In the second half of the 14th century, Shtip was conquered by the Ottomans. In the 15th century, as a result of Turkish colonization, the number of inhabit-ants in Shtip increased and the ethnic structure changed. During the period of the town's occupation by Turks until the Austrian-Turkish Wars, Shtip was the most important trade and handicraft place in Ovche Field. After the Austrian-Turkish Wars the development of the town was in stagnation. However, during the 17th and 18th centuries the population increased again with dominant Macedonian population. Shtip became an important ecclesiastical centre in the 15th century. As a result of its favorable transport position, safety on the roads, developed handicraft and agriculture, as well as non-existence of a larger urban center in the surrounding valleys in the 19th century, Shtip experienced intensive urban and economic development. 

 

 

Old Macedonian architecture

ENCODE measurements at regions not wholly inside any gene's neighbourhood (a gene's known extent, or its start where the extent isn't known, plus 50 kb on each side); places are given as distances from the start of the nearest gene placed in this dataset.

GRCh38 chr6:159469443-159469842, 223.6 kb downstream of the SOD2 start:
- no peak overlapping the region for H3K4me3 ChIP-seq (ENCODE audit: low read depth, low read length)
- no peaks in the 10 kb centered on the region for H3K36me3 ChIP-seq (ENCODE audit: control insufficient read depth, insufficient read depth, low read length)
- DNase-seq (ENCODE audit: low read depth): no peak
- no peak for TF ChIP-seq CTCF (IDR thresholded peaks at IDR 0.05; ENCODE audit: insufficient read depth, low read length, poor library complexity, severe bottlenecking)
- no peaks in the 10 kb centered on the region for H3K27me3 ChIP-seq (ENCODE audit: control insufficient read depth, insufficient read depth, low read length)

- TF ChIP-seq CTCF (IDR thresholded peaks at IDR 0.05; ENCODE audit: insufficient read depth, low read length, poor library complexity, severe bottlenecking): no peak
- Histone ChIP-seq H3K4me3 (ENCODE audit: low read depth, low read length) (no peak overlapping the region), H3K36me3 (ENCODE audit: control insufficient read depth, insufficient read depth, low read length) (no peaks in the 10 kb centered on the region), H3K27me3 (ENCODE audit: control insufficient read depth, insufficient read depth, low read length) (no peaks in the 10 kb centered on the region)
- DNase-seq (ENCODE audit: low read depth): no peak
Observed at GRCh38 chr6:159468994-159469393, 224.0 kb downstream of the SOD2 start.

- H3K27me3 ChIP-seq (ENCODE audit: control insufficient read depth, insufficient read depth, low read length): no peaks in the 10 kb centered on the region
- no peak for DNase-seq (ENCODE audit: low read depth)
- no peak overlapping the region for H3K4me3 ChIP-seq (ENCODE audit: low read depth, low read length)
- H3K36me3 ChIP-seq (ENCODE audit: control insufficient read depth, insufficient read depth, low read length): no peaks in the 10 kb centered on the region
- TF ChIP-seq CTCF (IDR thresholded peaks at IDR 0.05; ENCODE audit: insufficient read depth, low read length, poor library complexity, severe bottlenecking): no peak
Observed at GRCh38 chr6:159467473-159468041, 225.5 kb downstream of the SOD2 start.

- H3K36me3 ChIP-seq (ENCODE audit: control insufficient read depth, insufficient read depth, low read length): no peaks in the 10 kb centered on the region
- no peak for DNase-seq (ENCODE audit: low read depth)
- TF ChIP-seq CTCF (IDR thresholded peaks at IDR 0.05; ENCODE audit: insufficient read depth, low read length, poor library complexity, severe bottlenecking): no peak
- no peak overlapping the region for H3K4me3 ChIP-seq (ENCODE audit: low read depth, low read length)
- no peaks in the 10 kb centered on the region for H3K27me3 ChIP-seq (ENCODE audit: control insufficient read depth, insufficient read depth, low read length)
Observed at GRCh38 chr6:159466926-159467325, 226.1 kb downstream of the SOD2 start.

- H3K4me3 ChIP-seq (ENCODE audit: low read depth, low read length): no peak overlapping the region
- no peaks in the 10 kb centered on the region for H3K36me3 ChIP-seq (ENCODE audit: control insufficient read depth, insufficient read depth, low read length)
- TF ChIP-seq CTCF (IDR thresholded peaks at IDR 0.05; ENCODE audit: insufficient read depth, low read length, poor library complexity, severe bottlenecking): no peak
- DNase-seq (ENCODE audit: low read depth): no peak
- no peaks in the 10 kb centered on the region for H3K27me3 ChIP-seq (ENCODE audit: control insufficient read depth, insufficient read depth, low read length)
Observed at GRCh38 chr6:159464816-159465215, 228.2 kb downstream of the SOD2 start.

After the construction of the Vardar Railway, the economic development of the town was strengthened. Shtip had approximately 20.000 inhabitants in the last decade of the 19th century. In the period between the First World War and the Second World War a slight development was marked, having the role of an administrative-governing centre for Eastern Macedonia. After the Second World War, it grew into a contemporary town. Due to its position in the past and nowadays, the town has had a great number of city functions and it has represented a center for a larger number of settlements in the region. Shtip has had an emphasized power of absorption for the local population, mainly from Ovche Field, Lakavica Valley and Bregalnica Valley. It has been one of the reasons of population growth, therefore from 14.000 inhabitants in the year 1953 in Shtip increased to 40.000 inhabitants in the year 2002. Industry has an important place in the town's economy. The textile industry is leading, followed by food, metalwork, footwear industry etc. Shtip is especially attractive during manifestations Makfest and Shtip's Cultural Summer.